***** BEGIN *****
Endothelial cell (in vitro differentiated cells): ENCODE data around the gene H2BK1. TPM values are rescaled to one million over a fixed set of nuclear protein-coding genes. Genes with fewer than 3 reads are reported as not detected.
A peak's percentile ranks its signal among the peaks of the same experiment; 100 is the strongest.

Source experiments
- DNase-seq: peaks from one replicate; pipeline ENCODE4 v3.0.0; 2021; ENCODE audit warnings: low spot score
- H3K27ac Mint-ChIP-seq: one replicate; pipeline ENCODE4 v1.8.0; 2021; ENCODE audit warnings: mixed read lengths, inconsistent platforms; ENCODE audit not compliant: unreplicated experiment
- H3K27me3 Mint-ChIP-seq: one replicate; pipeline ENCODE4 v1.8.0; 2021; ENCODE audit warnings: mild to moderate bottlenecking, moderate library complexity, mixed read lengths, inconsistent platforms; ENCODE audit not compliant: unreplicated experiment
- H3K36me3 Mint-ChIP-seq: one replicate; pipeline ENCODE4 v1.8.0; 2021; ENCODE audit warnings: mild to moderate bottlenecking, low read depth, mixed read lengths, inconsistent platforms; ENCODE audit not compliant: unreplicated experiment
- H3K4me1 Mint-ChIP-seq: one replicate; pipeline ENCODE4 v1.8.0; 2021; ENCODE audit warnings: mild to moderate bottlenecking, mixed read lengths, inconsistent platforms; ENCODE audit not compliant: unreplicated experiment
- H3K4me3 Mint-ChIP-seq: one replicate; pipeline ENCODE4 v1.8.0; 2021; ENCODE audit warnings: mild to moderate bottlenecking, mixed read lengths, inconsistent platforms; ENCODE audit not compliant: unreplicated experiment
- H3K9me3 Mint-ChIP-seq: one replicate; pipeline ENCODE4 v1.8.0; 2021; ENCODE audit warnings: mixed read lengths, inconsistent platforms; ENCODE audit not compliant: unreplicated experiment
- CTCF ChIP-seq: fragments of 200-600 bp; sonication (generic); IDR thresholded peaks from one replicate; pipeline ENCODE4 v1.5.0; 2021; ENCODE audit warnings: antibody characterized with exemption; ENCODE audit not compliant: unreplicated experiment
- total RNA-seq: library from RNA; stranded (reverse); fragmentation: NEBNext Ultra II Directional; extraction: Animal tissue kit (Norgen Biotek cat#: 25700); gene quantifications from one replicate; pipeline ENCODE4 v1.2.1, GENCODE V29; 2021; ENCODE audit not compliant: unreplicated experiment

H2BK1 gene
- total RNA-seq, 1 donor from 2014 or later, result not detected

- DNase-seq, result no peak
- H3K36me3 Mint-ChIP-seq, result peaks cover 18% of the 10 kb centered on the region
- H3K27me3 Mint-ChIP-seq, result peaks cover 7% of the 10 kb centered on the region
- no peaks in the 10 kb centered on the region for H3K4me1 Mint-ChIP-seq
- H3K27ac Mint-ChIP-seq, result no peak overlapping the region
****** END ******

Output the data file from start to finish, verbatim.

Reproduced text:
Endothelial cell (in vitro differentiated cells): ENCODE data around the gene H2BK1. TPM values are rescaled to one million over a fixed set of nuclear protein-coding genes. Genes with fewer than 3 reads are reported as not detected.
A peak's percentile ranks its signal among the peaks of the same experiment; 100 is the strongest.

Source experiments
- DNase-seq: peaks from one replicate; pipeline ENCODE4 v3.0.0; 2021; ENCODE audit warnings: low spot score
- H3K27ac Mint-ChIP-seq: one replicate; pipeline ENCODE4 v1.8.0; 2021; ENCODE audit warnings: mixed read lengths, inconsistent platforms; ENCODE audit not compliant: unreplicated experiment
- H3K27me3 Mint-ChIP-seq: one replicate; pipeline ENCODE4 v1.8.0; 2021; ENCODE audit warnings: mild to moderate bottlenecking, moderate library complexity, mixed read lengths, inconsistent platforms; ENCODE audit not compliant: unreplicated experiment
- H3K36me3 Mint-ChIP-seq: one replicate; pipeline ENCODE4 v1.8.0; 2021; ENCODE audit warnings: mild to moderate bottlenecking, low read depth, mixed read lengths, inconsistent platforms; ENCODE audit not compliant: unreplicated experiment
- H3K4me1 Mint-ChIP-seq: one replicate; pipeline ENCODE4 v1.8.0; 2021; ENCODE audit warnings: mild to moderate bottlenecking, mixed read lengths, inconsistent platforms; ENCODE audit not compliant: unreplicated experiment
- H3K4me3 Mint-ChIP-seq: one replicate; pipeline ENCODE4 v1.8.0; 2021; ENCODE audit warnings: mild to moderate bottlenecking, mixed read lengths, inconsistent platforms; ENCODE audit not compliant: unreplicated experiment
- H3K9me3 Mint-ChIP-seq: one replicate; pipeline ENCODE4 v1.8.0; 2021; ENCODE audit warnings: mixed read lengths, inconsistent platforms; ENCODE audit not compliant: unreplicated experiment
- CTCF ChIP-seq: fragments of 200-600 bp; sonication (generic); IDR thresholded peaks from one replicate; pipeline ENCODE4 v1.5.0; 2021; ENCODE audit warnings: antibody characterized with exemption; ENCODE audit not compliant: unreplicated experiment
- total RNA-seq: library from RNA; stranded (reverse); fragmentation: NEBNext Ultra II Directional; extraction: Animal tissue kit (Norgen Biotek cat#: 25700); gene quantifications from one replicate; pipeline ENCODE4 v1.2.1, GENCODE V29; 2021; ENCODE audit not compliant: unreplicated experiment

H2BK1 gene
- total RNA-seq, 1 donor from 2014 or later, result not detected

- DNase-seq, result no peak
- H3K36me3 Mint-ChIP-seq, result peaks cover 18% of the 10 kb centered on the region
- H3K27me3 Mint-ChIP-seq, result peaks cover 7% of the 10 kb centered on the region
- no peaks in the 10 kb centered on the region for H3K4me1 Mint-ChIP-seq
- H3K27ac Mint-ChIP-seq, result no peak overlapping the region